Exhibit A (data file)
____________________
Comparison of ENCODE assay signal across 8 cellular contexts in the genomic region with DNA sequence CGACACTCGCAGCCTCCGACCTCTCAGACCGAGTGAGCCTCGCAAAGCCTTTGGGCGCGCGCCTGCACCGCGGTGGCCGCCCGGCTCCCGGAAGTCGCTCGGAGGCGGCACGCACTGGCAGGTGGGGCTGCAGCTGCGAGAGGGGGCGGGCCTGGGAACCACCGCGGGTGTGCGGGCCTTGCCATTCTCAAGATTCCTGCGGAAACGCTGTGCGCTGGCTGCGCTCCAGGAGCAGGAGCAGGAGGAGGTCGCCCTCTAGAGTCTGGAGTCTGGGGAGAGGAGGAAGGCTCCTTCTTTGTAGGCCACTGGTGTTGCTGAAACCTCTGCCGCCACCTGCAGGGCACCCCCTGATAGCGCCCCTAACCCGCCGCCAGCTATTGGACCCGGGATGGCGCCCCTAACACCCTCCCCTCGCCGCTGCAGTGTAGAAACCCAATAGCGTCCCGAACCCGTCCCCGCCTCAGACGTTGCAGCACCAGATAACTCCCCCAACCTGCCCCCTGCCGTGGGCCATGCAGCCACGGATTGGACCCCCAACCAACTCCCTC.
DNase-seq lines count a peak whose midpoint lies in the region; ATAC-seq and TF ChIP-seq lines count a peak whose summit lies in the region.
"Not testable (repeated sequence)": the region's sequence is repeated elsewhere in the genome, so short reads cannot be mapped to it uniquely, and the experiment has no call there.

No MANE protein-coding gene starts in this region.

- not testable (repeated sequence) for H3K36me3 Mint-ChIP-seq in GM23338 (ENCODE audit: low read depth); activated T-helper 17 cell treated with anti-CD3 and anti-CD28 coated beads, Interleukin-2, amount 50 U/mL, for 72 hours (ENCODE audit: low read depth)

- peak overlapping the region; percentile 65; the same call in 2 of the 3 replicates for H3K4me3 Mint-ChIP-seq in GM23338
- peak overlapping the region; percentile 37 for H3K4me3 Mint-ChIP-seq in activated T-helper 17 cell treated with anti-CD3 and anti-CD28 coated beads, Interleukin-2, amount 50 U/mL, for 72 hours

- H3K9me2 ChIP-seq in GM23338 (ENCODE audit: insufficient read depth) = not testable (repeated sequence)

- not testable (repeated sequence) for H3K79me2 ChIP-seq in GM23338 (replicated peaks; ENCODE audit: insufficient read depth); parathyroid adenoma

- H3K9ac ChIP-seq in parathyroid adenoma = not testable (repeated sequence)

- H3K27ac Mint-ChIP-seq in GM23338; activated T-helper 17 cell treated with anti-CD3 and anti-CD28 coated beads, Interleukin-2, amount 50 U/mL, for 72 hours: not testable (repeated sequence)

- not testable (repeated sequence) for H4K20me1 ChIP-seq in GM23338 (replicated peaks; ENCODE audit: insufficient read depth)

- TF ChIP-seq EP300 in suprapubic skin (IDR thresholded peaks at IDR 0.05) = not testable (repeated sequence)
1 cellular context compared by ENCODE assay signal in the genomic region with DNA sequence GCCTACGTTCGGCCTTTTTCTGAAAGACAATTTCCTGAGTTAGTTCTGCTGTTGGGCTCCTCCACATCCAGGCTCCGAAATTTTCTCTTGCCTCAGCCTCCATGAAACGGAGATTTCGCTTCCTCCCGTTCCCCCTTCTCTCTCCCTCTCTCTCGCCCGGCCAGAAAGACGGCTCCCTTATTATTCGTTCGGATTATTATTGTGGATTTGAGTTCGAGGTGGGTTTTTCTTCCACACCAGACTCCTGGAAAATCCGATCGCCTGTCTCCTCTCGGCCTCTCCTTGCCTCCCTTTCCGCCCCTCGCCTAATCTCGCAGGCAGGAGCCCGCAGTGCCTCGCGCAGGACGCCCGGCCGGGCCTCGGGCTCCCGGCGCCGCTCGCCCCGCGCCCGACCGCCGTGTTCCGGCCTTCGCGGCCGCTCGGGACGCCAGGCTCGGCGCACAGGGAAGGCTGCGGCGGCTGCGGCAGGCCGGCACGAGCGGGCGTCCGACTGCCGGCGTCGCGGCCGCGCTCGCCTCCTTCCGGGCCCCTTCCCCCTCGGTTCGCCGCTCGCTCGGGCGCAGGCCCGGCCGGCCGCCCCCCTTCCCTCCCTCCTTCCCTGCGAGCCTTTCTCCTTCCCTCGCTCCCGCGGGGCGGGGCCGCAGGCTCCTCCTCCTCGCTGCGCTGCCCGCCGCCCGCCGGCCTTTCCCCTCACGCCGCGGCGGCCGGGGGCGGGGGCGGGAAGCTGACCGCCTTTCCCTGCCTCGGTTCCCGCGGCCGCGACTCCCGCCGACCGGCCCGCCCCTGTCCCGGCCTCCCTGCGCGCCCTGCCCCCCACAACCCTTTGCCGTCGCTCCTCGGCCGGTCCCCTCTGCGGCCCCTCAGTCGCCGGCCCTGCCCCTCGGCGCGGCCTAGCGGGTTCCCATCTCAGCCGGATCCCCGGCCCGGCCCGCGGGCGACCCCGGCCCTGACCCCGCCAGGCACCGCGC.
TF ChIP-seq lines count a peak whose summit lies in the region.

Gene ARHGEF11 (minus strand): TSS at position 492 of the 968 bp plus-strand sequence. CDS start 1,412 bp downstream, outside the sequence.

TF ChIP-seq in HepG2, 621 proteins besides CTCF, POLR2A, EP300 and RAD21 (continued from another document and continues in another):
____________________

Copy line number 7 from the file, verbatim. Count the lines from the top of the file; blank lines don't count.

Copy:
- peak overlapping the region; percentile 37 for H3K4me3 Mint-ChIP-seq in activated T-helper 17 cell treated with anti-CD3 and anti-CD28 coated beads, Interleukin-2, amount 50 U/mL, for 72 hours